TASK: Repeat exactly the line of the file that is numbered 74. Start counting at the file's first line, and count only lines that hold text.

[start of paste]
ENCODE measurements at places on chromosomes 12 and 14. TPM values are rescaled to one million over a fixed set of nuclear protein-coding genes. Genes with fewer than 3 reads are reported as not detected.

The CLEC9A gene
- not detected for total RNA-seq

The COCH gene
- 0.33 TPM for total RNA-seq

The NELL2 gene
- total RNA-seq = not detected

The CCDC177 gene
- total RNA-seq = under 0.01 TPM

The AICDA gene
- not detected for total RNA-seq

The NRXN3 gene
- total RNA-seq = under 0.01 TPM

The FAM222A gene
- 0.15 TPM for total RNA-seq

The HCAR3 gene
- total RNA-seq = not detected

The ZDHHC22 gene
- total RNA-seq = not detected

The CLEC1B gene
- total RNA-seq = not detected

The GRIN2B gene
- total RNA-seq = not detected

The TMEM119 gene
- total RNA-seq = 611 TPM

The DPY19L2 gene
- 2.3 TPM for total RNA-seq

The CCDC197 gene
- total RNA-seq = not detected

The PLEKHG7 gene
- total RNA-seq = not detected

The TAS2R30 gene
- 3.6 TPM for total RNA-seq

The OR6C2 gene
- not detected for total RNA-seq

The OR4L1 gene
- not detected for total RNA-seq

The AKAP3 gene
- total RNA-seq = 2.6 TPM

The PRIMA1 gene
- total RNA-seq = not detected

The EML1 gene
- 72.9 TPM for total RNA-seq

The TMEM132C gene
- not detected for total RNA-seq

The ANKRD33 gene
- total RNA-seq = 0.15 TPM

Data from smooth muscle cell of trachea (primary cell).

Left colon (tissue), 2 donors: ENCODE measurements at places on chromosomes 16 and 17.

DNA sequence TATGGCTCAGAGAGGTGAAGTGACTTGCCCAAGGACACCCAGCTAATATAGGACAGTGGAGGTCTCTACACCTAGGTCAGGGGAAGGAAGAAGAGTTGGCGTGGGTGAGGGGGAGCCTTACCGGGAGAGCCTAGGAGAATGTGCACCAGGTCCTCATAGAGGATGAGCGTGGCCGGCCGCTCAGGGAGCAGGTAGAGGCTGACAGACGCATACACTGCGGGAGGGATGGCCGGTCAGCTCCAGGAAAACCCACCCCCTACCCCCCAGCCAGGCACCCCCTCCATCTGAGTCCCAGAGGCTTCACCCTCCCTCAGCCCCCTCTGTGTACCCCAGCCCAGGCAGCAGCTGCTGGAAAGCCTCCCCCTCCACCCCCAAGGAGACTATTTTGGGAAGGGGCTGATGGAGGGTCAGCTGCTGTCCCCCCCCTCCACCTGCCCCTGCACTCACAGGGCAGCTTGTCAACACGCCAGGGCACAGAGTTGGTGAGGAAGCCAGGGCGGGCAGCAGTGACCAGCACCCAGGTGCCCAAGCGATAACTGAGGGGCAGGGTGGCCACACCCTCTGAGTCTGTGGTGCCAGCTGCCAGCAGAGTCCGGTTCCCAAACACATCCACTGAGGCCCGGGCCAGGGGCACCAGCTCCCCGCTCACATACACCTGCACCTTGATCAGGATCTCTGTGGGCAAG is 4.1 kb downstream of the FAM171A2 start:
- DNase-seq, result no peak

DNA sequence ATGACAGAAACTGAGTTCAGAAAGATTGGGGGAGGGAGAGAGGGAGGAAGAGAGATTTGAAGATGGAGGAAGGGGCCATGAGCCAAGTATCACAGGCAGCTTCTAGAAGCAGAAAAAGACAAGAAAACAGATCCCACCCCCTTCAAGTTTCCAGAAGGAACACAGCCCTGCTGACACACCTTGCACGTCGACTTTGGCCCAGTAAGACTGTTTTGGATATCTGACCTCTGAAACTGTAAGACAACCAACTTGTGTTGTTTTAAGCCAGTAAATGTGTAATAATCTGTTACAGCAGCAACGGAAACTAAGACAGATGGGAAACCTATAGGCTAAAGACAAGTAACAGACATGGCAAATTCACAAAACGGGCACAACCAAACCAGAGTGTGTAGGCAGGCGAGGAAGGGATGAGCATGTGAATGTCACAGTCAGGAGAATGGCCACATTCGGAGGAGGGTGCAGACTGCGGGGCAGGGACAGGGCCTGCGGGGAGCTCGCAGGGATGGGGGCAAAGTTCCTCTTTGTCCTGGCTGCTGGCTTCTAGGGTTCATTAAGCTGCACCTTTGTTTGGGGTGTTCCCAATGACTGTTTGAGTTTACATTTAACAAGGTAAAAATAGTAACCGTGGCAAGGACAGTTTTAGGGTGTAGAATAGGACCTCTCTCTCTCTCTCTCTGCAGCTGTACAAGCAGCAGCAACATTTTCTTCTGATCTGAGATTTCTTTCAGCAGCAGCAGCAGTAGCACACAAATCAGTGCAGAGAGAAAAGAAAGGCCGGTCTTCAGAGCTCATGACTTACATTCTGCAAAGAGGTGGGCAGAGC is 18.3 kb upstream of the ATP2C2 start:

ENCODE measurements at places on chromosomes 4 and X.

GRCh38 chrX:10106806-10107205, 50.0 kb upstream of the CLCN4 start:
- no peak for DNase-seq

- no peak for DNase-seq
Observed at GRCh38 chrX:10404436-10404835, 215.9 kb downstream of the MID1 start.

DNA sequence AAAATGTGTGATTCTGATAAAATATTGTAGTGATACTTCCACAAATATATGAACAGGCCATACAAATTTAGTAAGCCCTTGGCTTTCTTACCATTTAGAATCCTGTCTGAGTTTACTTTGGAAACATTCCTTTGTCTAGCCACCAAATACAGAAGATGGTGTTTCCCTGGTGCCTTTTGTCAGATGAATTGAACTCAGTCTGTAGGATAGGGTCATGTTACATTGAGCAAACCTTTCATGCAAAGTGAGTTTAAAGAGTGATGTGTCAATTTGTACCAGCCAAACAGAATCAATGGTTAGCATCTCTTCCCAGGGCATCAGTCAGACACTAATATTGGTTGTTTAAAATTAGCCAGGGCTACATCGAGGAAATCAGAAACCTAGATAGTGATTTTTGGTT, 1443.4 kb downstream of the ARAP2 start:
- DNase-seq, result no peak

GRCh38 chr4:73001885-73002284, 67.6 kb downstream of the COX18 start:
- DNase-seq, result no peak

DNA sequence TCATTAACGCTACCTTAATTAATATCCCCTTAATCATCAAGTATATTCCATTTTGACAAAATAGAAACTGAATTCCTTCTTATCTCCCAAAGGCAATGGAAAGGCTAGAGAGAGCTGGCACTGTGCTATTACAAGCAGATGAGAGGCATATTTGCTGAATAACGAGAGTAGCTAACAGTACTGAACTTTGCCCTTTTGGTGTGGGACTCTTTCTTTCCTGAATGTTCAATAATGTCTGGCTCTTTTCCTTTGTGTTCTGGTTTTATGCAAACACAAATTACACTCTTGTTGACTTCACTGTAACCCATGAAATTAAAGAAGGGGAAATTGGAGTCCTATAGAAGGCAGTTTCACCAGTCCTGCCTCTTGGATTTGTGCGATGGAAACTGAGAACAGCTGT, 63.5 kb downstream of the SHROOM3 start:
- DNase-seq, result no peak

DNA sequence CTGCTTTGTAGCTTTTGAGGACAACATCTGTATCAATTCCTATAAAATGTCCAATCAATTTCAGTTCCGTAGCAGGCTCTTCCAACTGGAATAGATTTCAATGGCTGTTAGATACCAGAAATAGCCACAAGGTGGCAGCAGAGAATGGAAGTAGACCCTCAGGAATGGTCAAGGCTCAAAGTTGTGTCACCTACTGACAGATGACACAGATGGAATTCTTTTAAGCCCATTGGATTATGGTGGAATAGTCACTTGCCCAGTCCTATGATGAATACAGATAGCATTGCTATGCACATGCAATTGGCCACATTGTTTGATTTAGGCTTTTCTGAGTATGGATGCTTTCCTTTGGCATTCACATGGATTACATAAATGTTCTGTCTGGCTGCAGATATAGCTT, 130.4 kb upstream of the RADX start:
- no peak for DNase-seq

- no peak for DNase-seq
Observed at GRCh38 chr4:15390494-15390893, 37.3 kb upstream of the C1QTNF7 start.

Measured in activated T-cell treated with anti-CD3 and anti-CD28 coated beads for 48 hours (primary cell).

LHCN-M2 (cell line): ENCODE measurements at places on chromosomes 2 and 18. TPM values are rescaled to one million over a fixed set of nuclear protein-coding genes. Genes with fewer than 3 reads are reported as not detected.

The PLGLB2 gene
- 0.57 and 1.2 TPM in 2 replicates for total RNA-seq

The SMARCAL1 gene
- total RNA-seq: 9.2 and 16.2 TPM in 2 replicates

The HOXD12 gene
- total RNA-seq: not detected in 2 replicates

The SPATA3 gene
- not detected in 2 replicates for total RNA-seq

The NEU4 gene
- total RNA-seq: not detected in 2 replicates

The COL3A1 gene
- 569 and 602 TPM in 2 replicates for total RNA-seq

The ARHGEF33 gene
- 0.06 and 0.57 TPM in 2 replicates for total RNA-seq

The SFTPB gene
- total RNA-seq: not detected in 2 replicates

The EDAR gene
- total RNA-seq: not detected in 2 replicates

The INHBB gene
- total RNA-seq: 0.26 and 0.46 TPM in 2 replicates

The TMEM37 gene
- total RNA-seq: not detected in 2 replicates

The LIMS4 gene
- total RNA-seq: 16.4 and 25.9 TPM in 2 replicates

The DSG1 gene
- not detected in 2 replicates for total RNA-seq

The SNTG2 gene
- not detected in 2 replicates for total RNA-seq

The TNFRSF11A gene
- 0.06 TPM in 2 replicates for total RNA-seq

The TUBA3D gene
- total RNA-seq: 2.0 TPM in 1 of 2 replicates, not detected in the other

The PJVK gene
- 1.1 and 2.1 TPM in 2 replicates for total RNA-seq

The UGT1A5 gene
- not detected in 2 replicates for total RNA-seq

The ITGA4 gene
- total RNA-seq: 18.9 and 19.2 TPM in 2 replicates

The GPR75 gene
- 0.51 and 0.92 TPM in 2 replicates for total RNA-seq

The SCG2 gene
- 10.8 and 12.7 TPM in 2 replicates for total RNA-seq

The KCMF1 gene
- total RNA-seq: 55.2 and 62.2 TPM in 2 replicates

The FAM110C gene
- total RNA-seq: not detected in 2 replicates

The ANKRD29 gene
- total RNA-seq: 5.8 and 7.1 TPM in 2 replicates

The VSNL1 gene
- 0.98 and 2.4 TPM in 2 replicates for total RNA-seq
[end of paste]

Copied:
The HOXD12 gene